Early last year, you might remember the case of Jesse Hernandez. Jesse was a 13 year old boy who was playing here in Los Angeles’s Griffith Park (between the San Fernando Valley and Hollywood) during a family Easter celebration, when his family suddenly noticed him missing. They searched all over the park calling his name without success. Eventually they realized that he may have fallen into a drainage pipe after a wooden plank he had been standing on gave way and he fell approximately 25 feet into the sewage line. A massive multi-agency search commenced on ground and in the air. Search and rescue specialists ended up dropping video cameras into the sewage lines and were able to detect hands marks on the walls of the underground pipeline which allowed them to narrow down the area he might be. For over 12 hours Jesse wandered the sewage system yelling for help and trying to find his way out.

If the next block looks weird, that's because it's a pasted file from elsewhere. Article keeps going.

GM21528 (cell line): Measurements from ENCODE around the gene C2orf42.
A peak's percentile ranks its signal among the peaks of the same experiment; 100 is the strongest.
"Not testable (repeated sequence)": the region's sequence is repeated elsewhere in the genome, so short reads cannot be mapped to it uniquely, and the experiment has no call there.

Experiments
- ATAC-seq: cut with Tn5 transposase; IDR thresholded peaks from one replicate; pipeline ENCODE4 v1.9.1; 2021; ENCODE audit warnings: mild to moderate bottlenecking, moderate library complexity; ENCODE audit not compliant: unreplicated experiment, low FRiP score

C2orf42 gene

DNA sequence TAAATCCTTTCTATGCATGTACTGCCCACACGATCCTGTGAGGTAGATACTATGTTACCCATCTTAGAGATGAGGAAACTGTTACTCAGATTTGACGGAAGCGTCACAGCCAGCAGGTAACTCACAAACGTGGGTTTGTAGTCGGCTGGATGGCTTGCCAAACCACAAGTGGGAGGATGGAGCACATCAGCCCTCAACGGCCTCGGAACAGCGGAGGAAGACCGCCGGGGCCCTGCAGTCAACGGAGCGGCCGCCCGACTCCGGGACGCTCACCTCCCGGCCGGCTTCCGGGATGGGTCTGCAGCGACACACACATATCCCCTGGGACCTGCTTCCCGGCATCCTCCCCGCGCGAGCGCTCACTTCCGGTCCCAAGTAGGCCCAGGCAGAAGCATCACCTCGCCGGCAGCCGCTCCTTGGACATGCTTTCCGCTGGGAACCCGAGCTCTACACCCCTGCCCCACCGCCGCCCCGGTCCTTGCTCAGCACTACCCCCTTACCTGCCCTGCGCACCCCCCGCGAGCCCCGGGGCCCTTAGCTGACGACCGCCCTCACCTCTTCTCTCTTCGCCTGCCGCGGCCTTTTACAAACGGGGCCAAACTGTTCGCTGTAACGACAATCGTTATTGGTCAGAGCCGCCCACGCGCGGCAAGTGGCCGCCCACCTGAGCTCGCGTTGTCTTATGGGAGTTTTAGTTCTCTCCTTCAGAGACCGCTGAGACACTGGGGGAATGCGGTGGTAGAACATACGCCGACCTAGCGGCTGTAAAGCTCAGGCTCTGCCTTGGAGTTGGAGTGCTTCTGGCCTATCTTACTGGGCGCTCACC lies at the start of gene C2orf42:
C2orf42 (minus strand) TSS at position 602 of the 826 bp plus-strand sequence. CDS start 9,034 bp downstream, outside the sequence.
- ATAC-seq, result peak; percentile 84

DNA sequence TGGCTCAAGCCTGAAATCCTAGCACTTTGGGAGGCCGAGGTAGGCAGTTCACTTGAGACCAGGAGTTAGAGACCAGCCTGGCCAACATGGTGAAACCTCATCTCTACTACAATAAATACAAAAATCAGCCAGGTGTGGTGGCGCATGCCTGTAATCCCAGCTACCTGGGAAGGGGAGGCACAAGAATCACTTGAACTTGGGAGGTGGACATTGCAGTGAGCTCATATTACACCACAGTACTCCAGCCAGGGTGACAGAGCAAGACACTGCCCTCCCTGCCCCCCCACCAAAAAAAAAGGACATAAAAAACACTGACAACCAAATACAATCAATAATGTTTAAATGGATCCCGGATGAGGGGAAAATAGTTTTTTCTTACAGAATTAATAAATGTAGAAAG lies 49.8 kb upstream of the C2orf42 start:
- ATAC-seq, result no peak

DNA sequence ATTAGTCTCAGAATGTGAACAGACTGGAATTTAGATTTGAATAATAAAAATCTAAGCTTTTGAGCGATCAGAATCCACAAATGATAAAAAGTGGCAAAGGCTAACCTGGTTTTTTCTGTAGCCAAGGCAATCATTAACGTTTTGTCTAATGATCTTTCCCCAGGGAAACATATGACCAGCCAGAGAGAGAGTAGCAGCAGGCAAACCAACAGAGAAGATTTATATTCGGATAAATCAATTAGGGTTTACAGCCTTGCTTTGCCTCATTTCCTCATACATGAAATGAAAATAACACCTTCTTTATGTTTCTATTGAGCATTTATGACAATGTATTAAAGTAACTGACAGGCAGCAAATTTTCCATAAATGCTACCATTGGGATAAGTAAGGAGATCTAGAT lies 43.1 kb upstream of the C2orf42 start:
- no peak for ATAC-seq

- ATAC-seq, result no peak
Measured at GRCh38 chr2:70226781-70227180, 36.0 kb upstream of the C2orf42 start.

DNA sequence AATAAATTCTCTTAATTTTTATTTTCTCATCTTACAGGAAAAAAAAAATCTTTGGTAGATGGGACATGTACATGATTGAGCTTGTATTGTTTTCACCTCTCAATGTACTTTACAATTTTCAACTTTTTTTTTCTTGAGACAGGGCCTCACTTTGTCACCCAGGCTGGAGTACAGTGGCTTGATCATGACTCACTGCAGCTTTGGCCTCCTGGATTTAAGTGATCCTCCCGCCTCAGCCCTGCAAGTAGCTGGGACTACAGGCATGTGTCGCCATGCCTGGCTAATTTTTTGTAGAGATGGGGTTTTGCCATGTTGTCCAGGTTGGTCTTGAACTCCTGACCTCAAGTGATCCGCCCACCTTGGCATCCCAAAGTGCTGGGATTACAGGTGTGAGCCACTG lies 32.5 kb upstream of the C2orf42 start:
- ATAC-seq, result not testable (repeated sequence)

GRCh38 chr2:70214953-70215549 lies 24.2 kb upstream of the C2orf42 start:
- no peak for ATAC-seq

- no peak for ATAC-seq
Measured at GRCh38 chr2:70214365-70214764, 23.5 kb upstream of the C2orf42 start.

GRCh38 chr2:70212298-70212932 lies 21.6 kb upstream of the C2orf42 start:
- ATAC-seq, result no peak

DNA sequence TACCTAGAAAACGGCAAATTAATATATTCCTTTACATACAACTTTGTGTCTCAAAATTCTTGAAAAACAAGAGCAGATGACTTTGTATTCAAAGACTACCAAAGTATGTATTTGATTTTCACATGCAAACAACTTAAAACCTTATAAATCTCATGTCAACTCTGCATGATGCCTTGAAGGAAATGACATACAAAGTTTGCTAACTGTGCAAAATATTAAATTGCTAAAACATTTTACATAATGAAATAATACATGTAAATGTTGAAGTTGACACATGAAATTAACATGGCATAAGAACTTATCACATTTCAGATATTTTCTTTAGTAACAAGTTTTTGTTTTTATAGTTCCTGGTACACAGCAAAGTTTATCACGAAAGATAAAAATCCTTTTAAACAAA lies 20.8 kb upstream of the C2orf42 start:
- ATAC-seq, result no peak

The fire department, assisted by the LAPD, the California Highway Patrol, Los Angeles City Recreation and Parks, Park Rangers, the Department of Water and Power and the Department of Sanitation, eventually were able to locate him, gain entrance to the tunnel, pull him out of the tunnel, and get him proper medical care to treat his injuries from both the fall and from exposure to raw sewage and chemicals while underground. All of this occurred because the city had simply covered up an exposed drainage pipe with some wooden boards at a poorly cordoned-off sanitation facility.
Public parks can also include sports facilities like tennis and basketball courts, public pools, city benches, volleyball areas by the beach, etc. The thing that they all share is that they are owned and operated by the city and as such, it’s the city’s responsibility to make sure that they are maintained in a state that is safe for anyone using those facilities.